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Bowls In Focus : December 2011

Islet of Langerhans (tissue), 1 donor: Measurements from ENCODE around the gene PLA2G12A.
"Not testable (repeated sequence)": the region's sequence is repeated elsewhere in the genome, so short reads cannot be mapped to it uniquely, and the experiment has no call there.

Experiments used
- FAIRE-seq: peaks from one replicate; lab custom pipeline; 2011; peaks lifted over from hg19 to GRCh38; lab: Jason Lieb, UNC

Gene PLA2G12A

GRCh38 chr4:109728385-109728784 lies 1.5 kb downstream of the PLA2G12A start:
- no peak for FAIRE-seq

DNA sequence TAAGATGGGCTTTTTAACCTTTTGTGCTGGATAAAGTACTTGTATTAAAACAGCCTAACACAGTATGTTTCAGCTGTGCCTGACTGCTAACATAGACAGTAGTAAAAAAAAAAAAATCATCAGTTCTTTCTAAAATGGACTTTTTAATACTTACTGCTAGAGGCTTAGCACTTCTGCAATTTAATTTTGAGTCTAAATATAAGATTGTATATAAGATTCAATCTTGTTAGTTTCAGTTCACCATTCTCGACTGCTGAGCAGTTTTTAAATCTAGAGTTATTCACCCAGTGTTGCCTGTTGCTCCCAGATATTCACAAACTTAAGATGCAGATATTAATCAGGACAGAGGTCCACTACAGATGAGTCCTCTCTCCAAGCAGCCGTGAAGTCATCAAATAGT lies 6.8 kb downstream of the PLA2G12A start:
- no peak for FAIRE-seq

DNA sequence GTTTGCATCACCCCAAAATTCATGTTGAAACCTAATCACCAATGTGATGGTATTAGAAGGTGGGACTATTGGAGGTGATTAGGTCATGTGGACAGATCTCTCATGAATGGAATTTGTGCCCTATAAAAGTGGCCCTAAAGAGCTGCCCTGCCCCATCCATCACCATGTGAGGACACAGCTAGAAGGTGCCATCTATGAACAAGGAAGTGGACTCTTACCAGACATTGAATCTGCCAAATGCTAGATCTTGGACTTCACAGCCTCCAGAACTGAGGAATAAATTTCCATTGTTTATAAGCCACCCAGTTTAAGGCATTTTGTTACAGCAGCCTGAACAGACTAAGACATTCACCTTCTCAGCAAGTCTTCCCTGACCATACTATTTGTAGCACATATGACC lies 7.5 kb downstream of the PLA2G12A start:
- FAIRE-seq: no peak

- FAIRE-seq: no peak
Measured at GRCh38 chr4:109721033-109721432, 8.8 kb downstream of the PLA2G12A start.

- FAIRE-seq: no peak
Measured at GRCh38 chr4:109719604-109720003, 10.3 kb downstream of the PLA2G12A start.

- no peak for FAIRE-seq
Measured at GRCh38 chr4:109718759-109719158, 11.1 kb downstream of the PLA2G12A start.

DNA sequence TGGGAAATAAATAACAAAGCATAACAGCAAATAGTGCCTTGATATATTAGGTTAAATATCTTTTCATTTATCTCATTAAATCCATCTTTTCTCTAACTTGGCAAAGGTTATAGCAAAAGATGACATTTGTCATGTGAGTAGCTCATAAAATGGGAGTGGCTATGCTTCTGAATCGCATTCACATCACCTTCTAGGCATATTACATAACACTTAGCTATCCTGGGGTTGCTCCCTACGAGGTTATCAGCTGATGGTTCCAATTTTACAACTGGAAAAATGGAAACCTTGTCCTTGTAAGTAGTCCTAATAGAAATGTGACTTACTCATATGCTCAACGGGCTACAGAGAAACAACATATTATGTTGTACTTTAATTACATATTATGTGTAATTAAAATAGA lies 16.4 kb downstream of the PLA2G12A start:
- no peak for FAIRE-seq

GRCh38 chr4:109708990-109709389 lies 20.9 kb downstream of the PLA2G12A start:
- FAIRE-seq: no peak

Bowls In Focus 19 Over the past twenty years it had been decreed that the chairperson of our women’s state selection panel must be one of the four VLBA vice presidents, but this all changed a month or so ago. It occurred when Bowls Victoria named a panel of four and there wasn’t an officiating title or badge of office between them as another staid old tradition was committed to dusty memory. Those named were Edith Grinham from Yarraville Footscray, Glenroy’s Jan Hurst, Lorraine Steel from Yallourn and Ivanhoe’s Meredith Norton - all of whom I might add are former state representatives and have at least one state championship title to their credit. And when this group convened its first official meeting Jan Hurst was elected as chairperson, an elevation that sees her as arguably the most powerful woman in Victorian bowls. Accordingly, I ’d like to tell you a little bit about this lady, to whom success is not a stranger. Now it’s quite possible that Jan may not be overjoyed by this story – when I first approached her about penning a profile she was coy and suggested that perhaps some time in the future might be more appropriate. But since then her state team clinched a test series win at Wangaratta, while Jan herself won a gold medal at the inaugural Victorian Open Championships in Shepparton. The timing could not be ‘more appropriate’ than right now. Since cutting her bowling teeth at the Yarraville Footscray club, where she had the good fortune to rub shoulders and compete with great players such as world champions Norma Massey and Judy Nardella, Jan has been involved in four state title wins. Two of them have been triples championships, in 2005 with Gayle and Brooke Edwards and 2009 with Jennifer Salmon and Judy Davey; while in 2008 she partnered husband John to victory in the state mixed pairs final at Burden Park. Her most recent came last month when she joined Corrinne Crouche from Merrylands NSW - as a last-minute substitution for Queensland international Maria Rigby – to win the women’s pairs title at the Victorian Open. But in 2005, as Victorian champions, Jan and the Edwards girls annexed their state win at Hampton when they emerged triumphant in the inaugural Australian Open Championship women’s triples final at Yarraville Footscray. However last season, in perhaps one of her finest achievements, Jan’s role as the driving force who moulded a group of haphazard trundlers at Glenroy into a powerhouse combination, was rewarded when they marched to victory in the metropolitan A1 pennant competition final. It was a recompense for her belief many years ago that the gritty club in the northern suburbs could convert its blue singlet image into a blue ribbon finish. Some people have suggested, somewhat unkindly, that Jan has the propensity to be ruthless in her quest for success – so what if she is? It is seen as an admirable trait if a man does what needs to be done to achieve the desired result, but when a woman demonstrates the same toughness she is labeled as a bitch. Just ask Joyce Lindores who has had similar success with her Clayton side. But those who understand what is needed to succeed recognise and respect these ‘perfumed steamrollers’ and there is no better example than the great Betty Collins, who rose from humble club bowler to the position of world president by combining an iron fist with a velvet glove. But Jan has also experienced a couple of this game’s low points, although she has the strength of character to chuckle about them now. Like the time, when a genuine contender for a regular state berth, she faced up to Geelong West’s Sandra Tillson in the first round of the 2002 Victorian champion of champions at Clayton, where after claiming a single on the first end, she didn’t trouble the scoreboard attendant again. Jan will probably flash her trademark smile and suggest that she ‘played Sandra into form’. As a result the young Geelong West star was picked to represent Victoria in the next national round robin at Glen Waverley and played so well that she gained selection in the national team. Over a 10-year span commencing in 2000, Jan represented the state on 49 occasions, although it could have been many more had it not been for an incident during state squad trials at Newport in 2002, when a state skipper berated her for a poor bowl. Jan was incensed at the mockery and pulled the pin on her state career right there and then. Ironically, the skipper was Lorraine Steel who is a colleague on the selection panel she now chairs. “ We’re over that and have had a good laugh about it,” she says, again flashing that smile and adding that she was recalled to the squad a couple of years later. Asked about her role as chief selector, Jan is candid in offering; “We’ve got a job to do and it isn’t easy making decisions that can hurt people’s feelings and affect their confidence, but I can assure you we have the best interests of Victorian bowls at heart in everything we do. “And I know we will make mistakes, we probably have already, but we’re serious and sincere about our responsibility.” - David Allen Seeking Success • Above: Glenroy’s Jan Hurst – arguably the most powerful woman in Victorian bowls. • Right: Hurst in action during last season’s metropolitan grand final at Essendon. The Perfumed Steamroller